TOPICS: Reservoirs, Surfactants, Mechanical admittance, Fluids, Computer simulation, Slug flows, Gravity (Force), Tertiary petroleum recovery, China, Floods, Sensitivity analysis, Hydrocarbon reservoirs
research-article  
Salaheldin Elkatatny, Salem Basfer, Reyad Shawabkeh, Mohamed Bahgat and Mohamed Mahmoud
J. Energy Resour. Technol   doi: 10.1115/1.4043879
The solubility of Hydrogen sulfide (H2S) is very high in different liquids such as water or liquid sulfur. The existence of H2S results in local corrosion and causes cracking to the steel even if the concentration of H2S is low. The objectives of this paper are to (1) evaluate copper nitrate as an H2S scavenger while drilling sour horizontal and multilateral wells and (2) investigate the effect of copper nitrate on the drilling fluid rheological properties and drill-pipe corrosion. The obtained results showed that by adding the copper nitrate (1 lb/bbl) to the drilling mud there was no change in the shear stress-shear rate behavior and the yield point (YP) plastic viscosity (PV) ratio was increased by 20% indicating good hole cleaning. In addition, the filtrate volume reduced by 26% and the filter cake thickness decreased by 50%. The new formulation of the drilling fluid with the copper nitrate is not corrosive (the corrosion rate was 0.00084 lb/ft2 after 24 hrs at 212°F). Breakeven experiments showed that adding copper nitrate to the drilling fluid doubled the adsorption capacity when compared with triazine and tripled the capacity when compared with Scav1 when using I lb of the commercial H2S scavenger per bbl of the drilling fluid.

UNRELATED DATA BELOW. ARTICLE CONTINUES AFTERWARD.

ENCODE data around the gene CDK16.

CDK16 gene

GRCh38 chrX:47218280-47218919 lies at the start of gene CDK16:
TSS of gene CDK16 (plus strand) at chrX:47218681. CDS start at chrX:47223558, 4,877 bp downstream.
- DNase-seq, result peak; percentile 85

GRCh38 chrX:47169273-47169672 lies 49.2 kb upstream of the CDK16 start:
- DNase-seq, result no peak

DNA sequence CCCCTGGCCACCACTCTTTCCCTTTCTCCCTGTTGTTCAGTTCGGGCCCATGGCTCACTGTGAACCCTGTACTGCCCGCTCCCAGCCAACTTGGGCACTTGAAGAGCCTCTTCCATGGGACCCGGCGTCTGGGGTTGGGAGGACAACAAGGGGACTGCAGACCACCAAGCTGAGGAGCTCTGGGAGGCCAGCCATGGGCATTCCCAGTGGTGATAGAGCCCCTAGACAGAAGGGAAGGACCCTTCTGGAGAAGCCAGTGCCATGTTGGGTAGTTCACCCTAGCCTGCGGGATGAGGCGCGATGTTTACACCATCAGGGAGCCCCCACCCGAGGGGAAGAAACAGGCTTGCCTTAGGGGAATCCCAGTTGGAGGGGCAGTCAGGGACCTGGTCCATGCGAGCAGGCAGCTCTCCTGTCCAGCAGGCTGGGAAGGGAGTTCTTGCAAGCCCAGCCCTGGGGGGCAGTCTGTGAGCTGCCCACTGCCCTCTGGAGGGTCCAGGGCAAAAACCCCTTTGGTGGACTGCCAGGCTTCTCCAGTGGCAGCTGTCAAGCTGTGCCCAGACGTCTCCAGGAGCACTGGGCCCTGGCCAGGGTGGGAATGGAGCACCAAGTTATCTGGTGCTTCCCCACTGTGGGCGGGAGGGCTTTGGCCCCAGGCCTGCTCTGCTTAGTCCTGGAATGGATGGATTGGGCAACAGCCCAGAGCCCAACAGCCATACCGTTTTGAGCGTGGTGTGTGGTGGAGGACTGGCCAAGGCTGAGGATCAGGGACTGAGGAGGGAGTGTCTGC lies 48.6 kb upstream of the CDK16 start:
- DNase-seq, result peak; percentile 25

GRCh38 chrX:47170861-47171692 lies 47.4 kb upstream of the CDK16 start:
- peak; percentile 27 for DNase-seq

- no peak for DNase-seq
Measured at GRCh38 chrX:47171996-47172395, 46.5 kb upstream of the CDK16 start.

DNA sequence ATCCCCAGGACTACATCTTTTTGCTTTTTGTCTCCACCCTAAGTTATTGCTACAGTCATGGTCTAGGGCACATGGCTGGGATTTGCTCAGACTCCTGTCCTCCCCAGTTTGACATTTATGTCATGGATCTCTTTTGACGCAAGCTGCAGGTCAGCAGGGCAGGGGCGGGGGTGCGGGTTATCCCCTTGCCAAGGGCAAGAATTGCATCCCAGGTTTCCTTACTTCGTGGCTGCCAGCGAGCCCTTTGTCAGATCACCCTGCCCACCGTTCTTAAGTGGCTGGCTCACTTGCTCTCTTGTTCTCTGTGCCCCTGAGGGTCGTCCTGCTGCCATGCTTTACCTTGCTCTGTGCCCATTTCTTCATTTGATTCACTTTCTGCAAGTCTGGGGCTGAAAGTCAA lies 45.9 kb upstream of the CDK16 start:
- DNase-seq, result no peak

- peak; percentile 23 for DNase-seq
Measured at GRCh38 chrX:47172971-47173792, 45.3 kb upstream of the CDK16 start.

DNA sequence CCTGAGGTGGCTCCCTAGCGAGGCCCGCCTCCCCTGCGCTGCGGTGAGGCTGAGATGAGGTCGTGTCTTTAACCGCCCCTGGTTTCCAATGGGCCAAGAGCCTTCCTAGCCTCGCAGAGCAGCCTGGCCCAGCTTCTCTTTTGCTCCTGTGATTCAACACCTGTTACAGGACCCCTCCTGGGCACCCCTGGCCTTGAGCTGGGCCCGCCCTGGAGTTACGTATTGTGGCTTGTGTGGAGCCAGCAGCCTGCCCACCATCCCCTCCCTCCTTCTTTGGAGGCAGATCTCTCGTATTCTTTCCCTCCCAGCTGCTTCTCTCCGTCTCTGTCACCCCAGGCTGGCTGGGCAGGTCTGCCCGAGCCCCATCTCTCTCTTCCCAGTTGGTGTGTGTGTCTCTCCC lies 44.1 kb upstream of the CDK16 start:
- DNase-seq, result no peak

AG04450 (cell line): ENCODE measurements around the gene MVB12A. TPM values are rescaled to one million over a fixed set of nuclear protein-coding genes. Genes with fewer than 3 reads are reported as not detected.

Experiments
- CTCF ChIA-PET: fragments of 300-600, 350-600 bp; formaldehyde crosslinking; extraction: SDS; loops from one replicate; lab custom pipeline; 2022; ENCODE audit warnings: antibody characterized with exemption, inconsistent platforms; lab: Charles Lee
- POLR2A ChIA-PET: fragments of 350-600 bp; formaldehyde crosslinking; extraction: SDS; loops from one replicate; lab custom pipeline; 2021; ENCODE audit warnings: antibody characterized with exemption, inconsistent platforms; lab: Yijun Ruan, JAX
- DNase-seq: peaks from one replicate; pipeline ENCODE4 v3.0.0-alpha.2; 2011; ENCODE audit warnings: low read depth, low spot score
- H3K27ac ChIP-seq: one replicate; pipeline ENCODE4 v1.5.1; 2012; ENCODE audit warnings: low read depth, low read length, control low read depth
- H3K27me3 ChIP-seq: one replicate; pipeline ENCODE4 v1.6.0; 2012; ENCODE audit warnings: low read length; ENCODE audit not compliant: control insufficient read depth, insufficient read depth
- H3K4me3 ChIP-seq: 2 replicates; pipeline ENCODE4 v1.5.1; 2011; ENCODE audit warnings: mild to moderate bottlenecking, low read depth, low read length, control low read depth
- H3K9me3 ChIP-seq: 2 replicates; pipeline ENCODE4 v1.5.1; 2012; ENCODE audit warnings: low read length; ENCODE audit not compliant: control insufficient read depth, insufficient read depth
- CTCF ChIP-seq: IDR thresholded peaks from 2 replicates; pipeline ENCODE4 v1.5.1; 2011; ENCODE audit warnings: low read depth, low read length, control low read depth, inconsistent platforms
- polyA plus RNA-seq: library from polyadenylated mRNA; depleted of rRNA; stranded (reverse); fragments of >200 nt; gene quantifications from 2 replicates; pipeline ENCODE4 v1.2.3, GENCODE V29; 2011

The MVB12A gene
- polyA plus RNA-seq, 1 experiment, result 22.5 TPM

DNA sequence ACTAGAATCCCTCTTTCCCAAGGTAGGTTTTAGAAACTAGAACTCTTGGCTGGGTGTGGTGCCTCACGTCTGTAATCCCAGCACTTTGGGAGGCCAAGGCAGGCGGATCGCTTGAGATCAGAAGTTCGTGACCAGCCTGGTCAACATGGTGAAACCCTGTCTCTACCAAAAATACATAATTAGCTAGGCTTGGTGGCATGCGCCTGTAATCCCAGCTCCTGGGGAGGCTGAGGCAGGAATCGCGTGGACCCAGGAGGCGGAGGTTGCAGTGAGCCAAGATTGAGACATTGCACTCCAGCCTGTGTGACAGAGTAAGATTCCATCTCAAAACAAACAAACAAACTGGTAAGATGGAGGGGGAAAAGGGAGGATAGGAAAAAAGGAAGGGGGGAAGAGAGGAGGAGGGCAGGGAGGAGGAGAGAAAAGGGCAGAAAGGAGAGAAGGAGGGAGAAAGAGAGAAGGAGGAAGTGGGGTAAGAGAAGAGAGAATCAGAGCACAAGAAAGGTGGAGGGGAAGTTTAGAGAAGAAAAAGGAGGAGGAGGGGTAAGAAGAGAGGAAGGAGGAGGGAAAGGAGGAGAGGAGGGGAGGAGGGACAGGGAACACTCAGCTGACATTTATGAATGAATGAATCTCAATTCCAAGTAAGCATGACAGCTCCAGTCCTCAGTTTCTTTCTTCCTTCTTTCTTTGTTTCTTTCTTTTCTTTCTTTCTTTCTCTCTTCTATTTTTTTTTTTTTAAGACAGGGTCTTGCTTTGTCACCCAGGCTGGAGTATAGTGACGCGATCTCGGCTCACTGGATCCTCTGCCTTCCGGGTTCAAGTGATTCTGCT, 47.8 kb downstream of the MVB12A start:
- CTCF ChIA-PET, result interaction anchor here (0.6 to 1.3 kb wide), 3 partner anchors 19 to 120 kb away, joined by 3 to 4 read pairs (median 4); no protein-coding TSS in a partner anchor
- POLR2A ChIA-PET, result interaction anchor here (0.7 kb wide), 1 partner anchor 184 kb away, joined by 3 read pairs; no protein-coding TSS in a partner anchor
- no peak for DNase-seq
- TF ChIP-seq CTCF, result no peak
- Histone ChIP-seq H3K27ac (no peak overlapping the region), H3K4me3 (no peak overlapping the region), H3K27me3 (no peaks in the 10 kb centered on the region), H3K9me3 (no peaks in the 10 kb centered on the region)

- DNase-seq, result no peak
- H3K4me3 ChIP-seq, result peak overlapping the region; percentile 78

TOPICS: Copper, Wells, Drilling, Hydrogen, Fluids, Corrosion, Shear (Mechanics), Cracking (Materials), Stress, Rheology, Steel, Viscosity, Drills (Tools), Fracture (Process), Pipes, Filters, Sulfur, Water, Yield point
research-article  
Honghe Ma, Lu Zhou, Sichen Lv, Jia Wei Chew and Zhijian Wang
J. Energy Resour. Technol   doi: 10.1115/1.4043554
Various low-NOx combustion technologies have been widely applied as primary measures to limit NOx emission in coal-fired boilers. However, this leads to the formation of high concentrations of H2S in the fuel-rich zone, and thus cause high-temperature corrosion of the water-wall. In order to suppress the formation of H2S near the water-wall, it is necessary to have adequate knowledge of the reaction mechanisms of sulfur species during coal combustion. Therefore, this work systematically reviews the current state-of-the-art concerning reaction mechanisms for sulfur species, mainly including global mechanism, detailed mechanism and reduced mechanism. Besides, two operation techniques, namely, near-wall air and multi-hole-wall air, are introduced to avoid high-temperature corrosion caused by H2S. Finally, some new research directions are recommended to further reveal the reaction mechanisms of sulfur species and to test the feasibility of multi-hole-wall air on preventing high-temperature corrosion.
TOPICS: Combustion, Coal, Sulfur, Corrosion, High temperature, Water, Nitrogen oxides, Emissions, Fuels, Boilers, Combustion technologies